Moreover, because the important phase of brain growth occurs during baby’s first months of life, THC could theoretically alter brain cells metabolism. Animal studies have demonstrated alteration of DNA and RNA synthesis, and proteins needed for proper growth and development impaired in brain cells of newborn animals [21].

Two studies evaluated the effects of cannabis use by lactating mother on their child’s development. In the first study, no significant differences were found in terms of weaning, growth, and mental or motor development with regard to age [22]. The second study found that cannabis exposure via the mother’s milk during the first month postpartum appeared to be associated with a decrease in infant motor development at one year of age. Infants exposed to cannabis for more than half of the days during the first trimester of gestation or the first month of lactation had significantly lower mean Psychomotor Development Index scores than infants with no cannabis exposure (cf. Table 1). The study did not find a correlation between cannabis exposure during the third month after birth and the motor development. There was no relation between exposure cannabis during the first and the third month after birth and the mental development of the infant. However, it remains a preliminary study, and the cause-effect relation between cannabis exposure during breastfeeding and decrease of the motor development of the infant is not necessarily simple and direct. Other factors come into play like cannabis exposure during pregnancy, passive exposure to cannabis smoke in ambient air, or the quality of the mother-child relationship [23]. There are no studies relating to the long-term effects of marijuana exposure through breast milk.

Many of these findings remain suggestive due to the number of factors associated with cannabis use which are difficult to control in epidemiologic and clinical studies.

Concerning side effects of tobacco on infants, a study investigated the effects of smoke exposure via mothers' milk and/or via passive smoking during the first year of life. At birth, mean body weight of neonates from smoking mothers was significantly lower than the weight of neonates from nonsmoking mothers. But this difference was no longer significant in infants at 12 months of age. In this study, neither psychomotor nor mental development was affected by smoke exposure during pregnancy and early infancy. Infections of the lower respiratory tract were more frequent in the children of smoking mothers. Breast-fed infants showed concentrations of cotinine 10-fold higher than those who were bottle fed. Nicotine exposure via passive smoking only leads to cotinine excretion in urine of infants higher than adult passive smokers [24].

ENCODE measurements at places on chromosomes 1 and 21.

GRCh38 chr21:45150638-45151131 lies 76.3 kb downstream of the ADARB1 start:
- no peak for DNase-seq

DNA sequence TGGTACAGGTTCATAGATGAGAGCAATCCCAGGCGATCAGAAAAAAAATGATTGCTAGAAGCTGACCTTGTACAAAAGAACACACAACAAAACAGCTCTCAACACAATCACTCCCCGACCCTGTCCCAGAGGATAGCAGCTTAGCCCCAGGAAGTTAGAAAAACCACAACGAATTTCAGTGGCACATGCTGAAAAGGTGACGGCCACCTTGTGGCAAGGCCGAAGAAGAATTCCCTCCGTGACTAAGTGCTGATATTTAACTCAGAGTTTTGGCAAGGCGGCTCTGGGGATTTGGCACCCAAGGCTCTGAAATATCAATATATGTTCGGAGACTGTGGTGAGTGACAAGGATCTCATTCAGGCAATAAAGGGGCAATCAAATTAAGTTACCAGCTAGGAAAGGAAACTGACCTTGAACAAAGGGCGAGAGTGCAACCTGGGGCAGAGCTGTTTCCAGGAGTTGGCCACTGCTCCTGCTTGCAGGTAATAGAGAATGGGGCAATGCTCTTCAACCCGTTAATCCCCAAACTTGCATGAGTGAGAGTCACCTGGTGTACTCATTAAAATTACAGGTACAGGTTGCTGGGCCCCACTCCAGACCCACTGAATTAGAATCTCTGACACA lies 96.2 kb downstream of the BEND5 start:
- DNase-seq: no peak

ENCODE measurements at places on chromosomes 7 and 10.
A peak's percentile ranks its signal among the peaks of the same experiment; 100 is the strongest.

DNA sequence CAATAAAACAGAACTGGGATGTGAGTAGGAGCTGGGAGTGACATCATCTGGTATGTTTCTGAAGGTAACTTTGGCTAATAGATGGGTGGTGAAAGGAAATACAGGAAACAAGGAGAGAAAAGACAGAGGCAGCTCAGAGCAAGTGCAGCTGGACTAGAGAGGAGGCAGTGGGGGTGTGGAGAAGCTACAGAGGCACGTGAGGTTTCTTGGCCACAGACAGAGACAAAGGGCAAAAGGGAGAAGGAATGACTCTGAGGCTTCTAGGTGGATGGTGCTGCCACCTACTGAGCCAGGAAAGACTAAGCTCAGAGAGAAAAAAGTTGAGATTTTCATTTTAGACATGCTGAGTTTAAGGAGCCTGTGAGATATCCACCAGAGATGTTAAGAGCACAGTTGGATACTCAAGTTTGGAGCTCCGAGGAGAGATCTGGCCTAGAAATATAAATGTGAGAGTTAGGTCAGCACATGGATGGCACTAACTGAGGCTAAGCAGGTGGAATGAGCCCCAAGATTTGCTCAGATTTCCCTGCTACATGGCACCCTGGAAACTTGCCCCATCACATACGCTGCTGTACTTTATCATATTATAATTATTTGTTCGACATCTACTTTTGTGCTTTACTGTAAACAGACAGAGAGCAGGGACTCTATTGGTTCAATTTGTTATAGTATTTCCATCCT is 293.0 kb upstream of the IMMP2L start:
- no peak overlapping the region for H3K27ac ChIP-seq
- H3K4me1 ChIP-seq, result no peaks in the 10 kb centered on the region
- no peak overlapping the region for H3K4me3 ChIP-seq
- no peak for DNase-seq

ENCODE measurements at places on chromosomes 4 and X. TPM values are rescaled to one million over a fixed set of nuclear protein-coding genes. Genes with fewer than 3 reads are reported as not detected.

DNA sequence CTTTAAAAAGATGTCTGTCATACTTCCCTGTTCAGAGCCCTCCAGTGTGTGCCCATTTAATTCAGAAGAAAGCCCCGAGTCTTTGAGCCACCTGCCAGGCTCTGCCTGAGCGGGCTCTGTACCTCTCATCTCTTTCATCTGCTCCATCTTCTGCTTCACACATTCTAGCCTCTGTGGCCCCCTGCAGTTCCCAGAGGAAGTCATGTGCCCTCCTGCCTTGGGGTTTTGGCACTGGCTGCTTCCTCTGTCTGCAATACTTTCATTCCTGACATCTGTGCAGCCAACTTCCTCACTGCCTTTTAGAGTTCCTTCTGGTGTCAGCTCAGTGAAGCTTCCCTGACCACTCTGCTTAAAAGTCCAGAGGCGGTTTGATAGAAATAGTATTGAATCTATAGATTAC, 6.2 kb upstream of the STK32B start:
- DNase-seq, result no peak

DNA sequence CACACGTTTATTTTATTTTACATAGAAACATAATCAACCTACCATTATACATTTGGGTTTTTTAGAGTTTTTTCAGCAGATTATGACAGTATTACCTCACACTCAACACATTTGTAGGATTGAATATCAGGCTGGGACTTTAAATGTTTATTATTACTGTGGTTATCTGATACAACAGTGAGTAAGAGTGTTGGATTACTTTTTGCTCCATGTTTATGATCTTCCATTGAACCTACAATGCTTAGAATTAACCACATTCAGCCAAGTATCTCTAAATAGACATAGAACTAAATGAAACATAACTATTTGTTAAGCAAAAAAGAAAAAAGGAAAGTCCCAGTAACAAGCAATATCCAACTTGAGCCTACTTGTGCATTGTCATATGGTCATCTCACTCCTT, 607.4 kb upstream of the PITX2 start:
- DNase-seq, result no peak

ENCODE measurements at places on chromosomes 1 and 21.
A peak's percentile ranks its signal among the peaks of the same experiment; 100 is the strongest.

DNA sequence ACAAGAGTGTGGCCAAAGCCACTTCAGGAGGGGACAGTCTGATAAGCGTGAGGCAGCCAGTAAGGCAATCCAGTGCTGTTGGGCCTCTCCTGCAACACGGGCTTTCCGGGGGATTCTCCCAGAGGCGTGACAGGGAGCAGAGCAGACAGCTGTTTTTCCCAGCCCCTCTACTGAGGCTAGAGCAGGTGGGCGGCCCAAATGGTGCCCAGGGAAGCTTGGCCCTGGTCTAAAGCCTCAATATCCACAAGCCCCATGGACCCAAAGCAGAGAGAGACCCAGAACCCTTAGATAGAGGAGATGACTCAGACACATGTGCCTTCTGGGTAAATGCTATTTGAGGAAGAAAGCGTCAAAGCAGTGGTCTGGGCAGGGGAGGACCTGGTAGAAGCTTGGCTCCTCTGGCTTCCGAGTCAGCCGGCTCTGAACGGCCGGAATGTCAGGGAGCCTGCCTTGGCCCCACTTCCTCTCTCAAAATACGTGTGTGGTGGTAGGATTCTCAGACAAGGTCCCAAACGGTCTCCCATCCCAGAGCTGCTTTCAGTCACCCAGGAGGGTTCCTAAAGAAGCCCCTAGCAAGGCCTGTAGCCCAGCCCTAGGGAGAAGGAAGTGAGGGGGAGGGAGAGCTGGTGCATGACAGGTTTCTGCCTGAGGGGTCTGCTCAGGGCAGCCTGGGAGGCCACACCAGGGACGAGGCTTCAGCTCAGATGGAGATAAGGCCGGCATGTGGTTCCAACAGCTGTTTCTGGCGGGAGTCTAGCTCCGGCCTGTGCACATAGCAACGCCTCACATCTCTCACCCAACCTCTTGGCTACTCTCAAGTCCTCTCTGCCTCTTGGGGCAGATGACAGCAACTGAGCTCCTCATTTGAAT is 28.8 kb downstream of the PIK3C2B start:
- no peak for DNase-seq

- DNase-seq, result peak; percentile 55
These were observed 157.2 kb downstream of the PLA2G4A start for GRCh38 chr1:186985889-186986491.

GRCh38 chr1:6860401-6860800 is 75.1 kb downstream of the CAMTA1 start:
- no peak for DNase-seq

4.3. Advice to Drug Addicted Mothers

Cannabis consumption during breastfeeding is contraindicated according to Hale and the American Academy of Pediatrics in Breastfeeding Mothers. If the mother regularly uses cannabis, breastfeeding is contraindicated. If the mother is an occasional user and is not able to stop using cannabis, the situation should be evaluated on a case-by-case basis (age of the baby, quantities absorbed, etc.). Side effects that cannabis can cause must be explained to the mother. Pregnancy and Addictions Studies Group recommends intensive prenatal care, with substitution maintenance programs, by a medico-psychosocial team working in concert with ambulatory health and social workers, to prevent perinatal complications and mother-infant separation.